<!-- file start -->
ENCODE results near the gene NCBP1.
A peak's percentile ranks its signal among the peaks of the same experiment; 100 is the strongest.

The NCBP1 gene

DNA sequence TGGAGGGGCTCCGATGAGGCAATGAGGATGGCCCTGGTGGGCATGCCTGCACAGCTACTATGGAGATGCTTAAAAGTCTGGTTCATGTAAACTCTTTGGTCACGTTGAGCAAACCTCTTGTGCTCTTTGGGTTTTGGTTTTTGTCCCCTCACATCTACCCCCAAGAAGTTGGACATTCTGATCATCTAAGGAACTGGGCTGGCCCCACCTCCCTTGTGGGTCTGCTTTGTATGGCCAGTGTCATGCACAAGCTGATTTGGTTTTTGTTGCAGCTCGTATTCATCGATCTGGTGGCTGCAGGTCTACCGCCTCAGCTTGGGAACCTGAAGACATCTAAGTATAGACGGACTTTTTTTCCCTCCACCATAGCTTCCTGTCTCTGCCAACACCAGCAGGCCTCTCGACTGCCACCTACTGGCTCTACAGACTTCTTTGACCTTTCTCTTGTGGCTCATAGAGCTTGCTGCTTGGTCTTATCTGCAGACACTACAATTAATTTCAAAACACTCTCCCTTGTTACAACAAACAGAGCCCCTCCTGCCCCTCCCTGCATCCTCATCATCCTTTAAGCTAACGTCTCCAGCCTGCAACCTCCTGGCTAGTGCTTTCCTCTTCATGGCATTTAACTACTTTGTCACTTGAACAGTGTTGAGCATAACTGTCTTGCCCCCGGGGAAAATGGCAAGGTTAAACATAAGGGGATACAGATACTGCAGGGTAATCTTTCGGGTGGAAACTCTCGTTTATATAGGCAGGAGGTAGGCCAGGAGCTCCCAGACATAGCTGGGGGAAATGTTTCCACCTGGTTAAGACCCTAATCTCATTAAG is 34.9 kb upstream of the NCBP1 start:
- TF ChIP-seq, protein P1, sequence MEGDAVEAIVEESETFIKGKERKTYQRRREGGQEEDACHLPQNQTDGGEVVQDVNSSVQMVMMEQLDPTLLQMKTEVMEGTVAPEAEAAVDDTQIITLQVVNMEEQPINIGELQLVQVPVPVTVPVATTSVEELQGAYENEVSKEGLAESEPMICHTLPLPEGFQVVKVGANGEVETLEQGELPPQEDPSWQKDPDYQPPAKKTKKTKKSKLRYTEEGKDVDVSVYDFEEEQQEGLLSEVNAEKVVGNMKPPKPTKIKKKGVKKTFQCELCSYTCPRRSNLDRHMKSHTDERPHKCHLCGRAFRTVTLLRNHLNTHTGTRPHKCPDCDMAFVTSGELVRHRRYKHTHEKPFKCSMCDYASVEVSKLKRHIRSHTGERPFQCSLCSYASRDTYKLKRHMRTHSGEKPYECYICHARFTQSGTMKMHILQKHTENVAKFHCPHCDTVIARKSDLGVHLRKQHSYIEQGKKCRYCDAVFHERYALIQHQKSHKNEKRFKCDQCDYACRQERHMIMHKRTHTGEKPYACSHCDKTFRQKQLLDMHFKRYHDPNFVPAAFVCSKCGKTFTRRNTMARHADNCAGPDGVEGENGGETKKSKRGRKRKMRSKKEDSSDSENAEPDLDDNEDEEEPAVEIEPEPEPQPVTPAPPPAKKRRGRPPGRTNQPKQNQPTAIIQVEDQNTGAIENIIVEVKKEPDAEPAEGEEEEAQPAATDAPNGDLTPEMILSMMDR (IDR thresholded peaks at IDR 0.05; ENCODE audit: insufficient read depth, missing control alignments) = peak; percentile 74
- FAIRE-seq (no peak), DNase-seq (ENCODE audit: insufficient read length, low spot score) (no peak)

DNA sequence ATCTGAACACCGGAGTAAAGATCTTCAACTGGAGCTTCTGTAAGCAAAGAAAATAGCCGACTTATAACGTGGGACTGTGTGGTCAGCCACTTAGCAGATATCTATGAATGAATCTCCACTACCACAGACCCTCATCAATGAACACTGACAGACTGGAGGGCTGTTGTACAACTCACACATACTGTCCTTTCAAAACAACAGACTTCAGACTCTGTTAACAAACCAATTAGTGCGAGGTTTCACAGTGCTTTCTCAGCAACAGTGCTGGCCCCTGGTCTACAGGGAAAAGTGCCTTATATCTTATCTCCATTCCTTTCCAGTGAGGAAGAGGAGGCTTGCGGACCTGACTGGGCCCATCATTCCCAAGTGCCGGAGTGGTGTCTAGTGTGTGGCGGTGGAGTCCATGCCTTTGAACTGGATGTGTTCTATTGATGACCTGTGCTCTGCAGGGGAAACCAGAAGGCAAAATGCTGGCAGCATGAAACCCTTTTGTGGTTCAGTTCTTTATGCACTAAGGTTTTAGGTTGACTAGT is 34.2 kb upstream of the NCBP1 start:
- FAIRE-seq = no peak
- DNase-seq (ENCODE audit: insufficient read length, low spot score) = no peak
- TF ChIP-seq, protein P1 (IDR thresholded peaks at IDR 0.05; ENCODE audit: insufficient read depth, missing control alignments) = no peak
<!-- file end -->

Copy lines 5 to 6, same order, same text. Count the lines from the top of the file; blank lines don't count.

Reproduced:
- TF ChIP-seq, protein P1, sequence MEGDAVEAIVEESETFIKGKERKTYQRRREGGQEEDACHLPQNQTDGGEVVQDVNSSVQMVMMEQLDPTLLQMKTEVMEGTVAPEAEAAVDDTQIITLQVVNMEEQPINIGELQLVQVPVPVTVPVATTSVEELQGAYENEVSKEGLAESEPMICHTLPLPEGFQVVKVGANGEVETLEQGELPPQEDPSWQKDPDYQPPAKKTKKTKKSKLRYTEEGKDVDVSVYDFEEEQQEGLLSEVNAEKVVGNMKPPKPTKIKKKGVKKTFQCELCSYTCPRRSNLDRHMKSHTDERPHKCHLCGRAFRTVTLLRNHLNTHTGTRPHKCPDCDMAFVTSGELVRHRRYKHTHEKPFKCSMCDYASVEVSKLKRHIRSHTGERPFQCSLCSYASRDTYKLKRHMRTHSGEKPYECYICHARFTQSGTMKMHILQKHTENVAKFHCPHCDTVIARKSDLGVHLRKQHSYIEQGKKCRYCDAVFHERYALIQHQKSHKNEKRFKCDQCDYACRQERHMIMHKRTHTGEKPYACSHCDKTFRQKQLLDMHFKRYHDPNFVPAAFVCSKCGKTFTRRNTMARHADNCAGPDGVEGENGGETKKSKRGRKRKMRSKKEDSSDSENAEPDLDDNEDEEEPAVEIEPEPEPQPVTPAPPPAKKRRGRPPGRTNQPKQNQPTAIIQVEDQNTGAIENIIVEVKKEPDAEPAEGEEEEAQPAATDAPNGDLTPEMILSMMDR (IDR thresholded peaks at IDR 0.05; ENCODE audit: insufficient read depth, missing control alignments) = peak; percentile 74
- FAIRE-seq (no peak), DNase-seq (ENCODE audit: insufficient read length, low spot score) (no peak)